There’s a common way that a blog dies. For whatever reason, the author(s) can’t find time to make a post for a little while. Then there’s a feeling that given the time since the last post, any posting has to be a big deal. After all, if it was a little post, it could have been done earlier. But there’s never any time for that post, or never anything to say that’s a big deal, and possible to say in a blog post. So nothing gets written. The end.
That’s a sad way to go, and there’s an easy solution. Just don’t give in to the feeling that the first post after a hiatus must be substantial.
That’s a very long winded way of introducing a links post. Here are a few things I’m reading, along with some comments on why they seem interesting.
- Selim Berker’s Epistemic Teleology and the Separateness of Propositions and The Rejection of Epistemic Consequentialism. I like Selim’s project here, which is to generalise the kind of “truth fairy” considerations Carrie Jenkins has raised to argue against a whole class of theories. But I suspect he over-reaches. I think Joyce-style accuracy approaches to credal epistemology are both (a) teleological in the sense Selim is interested in, and (b) immune to his objections. I’d like to think more about this over the summer.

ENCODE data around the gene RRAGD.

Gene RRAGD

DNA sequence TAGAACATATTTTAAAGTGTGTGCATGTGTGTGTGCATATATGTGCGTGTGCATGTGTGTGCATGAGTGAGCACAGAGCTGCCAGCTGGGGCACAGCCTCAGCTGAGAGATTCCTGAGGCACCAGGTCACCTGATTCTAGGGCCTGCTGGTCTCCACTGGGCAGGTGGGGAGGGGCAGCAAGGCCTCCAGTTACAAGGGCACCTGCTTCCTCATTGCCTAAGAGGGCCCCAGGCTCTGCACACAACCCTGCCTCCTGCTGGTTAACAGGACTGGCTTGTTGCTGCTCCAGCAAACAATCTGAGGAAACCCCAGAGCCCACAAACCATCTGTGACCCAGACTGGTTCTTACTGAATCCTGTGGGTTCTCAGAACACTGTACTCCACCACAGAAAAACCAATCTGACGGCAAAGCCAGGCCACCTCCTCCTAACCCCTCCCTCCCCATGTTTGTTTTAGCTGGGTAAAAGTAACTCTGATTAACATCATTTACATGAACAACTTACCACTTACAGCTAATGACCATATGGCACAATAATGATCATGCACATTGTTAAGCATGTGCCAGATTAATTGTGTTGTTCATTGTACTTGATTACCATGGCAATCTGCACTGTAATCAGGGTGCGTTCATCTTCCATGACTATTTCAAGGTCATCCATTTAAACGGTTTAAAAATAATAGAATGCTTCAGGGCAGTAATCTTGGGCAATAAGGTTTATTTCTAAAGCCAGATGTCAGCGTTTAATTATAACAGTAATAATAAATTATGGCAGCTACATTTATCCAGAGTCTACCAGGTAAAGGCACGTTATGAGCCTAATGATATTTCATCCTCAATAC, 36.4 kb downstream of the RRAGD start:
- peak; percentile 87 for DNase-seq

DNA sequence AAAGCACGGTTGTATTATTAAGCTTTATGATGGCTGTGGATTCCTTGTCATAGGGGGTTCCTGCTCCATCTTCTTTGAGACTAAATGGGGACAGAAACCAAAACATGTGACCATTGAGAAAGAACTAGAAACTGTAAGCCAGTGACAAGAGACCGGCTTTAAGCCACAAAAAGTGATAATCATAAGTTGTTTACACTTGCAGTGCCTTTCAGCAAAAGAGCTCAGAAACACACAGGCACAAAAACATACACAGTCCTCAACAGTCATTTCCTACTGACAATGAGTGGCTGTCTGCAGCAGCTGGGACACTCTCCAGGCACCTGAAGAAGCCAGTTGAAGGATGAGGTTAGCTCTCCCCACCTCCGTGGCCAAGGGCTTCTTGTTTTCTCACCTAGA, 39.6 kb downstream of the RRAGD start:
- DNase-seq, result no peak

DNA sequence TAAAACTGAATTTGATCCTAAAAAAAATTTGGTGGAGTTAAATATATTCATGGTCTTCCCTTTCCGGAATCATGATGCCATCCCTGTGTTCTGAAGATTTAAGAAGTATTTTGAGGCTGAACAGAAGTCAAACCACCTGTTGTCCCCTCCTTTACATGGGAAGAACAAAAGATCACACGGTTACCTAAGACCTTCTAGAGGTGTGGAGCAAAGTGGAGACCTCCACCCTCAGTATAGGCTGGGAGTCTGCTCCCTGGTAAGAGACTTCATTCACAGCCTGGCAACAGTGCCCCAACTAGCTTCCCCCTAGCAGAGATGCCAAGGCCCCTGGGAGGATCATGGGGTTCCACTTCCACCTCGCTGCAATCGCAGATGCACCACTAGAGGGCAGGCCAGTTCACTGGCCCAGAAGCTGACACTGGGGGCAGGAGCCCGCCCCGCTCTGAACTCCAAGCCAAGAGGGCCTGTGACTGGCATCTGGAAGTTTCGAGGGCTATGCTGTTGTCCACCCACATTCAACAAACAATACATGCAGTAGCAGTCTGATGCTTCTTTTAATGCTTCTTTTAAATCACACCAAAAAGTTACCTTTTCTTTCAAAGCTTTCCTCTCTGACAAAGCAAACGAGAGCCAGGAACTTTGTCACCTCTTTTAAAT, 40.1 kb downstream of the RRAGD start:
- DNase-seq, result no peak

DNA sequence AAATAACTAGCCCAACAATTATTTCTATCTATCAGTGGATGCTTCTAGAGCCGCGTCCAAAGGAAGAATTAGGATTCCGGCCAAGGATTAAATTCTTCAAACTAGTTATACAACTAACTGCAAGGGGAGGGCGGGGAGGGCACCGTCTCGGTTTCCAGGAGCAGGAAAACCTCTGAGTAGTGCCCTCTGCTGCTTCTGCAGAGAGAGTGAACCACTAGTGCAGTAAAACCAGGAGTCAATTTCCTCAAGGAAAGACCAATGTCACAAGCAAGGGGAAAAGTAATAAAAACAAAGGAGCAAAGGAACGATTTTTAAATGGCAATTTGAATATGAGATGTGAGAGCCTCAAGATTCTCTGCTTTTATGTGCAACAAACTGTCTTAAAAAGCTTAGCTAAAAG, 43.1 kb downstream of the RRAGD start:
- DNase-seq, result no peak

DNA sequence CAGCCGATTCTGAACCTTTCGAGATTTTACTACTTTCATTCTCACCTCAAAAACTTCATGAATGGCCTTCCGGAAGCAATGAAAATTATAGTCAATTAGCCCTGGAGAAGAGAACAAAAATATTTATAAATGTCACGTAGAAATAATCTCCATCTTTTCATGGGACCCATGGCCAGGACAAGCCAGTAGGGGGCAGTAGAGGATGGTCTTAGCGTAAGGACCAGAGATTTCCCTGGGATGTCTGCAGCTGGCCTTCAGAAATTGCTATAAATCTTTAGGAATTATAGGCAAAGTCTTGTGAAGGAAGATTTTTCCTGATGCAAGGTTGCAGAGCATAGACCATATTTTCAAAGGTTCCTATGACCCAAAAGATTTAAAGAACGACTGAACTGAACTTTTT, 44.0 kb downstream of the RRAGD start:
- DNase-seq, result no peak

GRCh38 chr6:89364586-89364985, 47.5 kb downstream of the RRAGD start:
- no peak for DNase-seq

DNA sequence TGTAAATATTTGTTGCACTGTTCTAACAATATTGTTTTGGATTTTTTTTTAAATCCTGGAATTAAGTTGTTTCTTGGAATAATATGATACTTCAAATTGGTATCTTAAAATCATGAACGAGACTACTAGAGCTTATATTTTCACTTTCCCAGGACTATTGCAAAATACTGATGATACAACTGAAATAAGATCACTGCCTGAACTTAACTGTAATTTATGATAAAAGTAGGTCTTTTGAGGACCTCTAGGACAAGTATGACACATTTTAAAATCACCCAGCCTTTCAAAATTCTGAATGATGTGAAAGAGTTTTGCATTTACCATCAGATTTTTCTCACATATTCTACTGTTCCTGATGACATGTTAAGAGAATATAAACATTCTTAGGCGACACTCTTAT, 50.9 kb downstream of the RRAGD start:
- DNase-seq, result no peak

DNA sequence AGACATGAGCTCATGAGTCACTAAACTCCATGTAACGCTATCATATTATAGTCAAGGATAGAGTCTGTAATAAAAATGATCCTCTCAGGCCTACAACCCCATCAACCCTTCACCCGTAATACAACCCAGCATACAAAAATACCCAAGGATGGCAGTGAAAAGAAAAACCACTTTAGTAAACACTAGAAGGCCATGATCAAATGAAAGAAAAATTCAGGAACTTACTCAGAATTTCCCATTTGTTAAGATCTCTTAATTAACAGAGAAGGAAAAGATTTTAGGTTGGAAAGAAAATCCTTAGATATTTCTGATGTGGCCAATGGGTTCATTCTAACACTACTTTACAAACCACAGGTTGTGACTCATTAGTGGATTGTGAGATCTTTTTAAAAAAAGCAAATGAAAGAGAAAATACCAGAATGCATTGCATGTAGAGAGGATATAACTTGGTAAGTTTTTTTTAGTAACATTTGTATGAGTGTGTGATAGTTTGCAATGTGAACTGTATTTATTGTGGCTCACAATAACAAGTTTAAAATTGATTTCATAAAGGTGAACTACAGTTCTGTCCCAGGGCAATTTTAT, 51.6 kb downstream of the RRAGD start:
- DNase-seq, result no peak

- Richard Pettigrew’s blog posts on accuracy dominance, which are relevant to the previous bullet point.
- Wolfgang Schwarz’s Against Magnetism is, I just saw, forthcoming in the AJP. This is fantastic; it’s one of the best papers I’ve read in recent years. It’s just about the only paper which both (a) has me as a target, and (b) convinced me to change my mind on substantial questions. My reply/follow-up is now out in the Journal for the History of Analytic Philosophy
- There’s a symposium on Timothy Williamson’s recent work on margin of error principles in Inquiry. I’m not particularly fond of the title of the issue; I think it contributes to the confusion about what is a “Gettier case”. But the papers are great.
- Teddy Seidenfeld’s When Normal and Extensive Form Decisions Differ is relevant to some work about decision making under indeterminacy.
- Katya Tentori did a fantastic paper at FEW on evidence that subjects are systematically better at making confirmation judgments than probability judgments. Here’s one sample of the experiments she was reporting, though there was a lot more data in the talk than that.
- And finally two papers that look interesting, but I haven’t read yet so can’t comment on. Brad Armendt’s Pragmatic Interests and Imprecise Belief, and Hannes Leitgeb’s A Lottery Paradox for Counterfactuals Without Agglomeration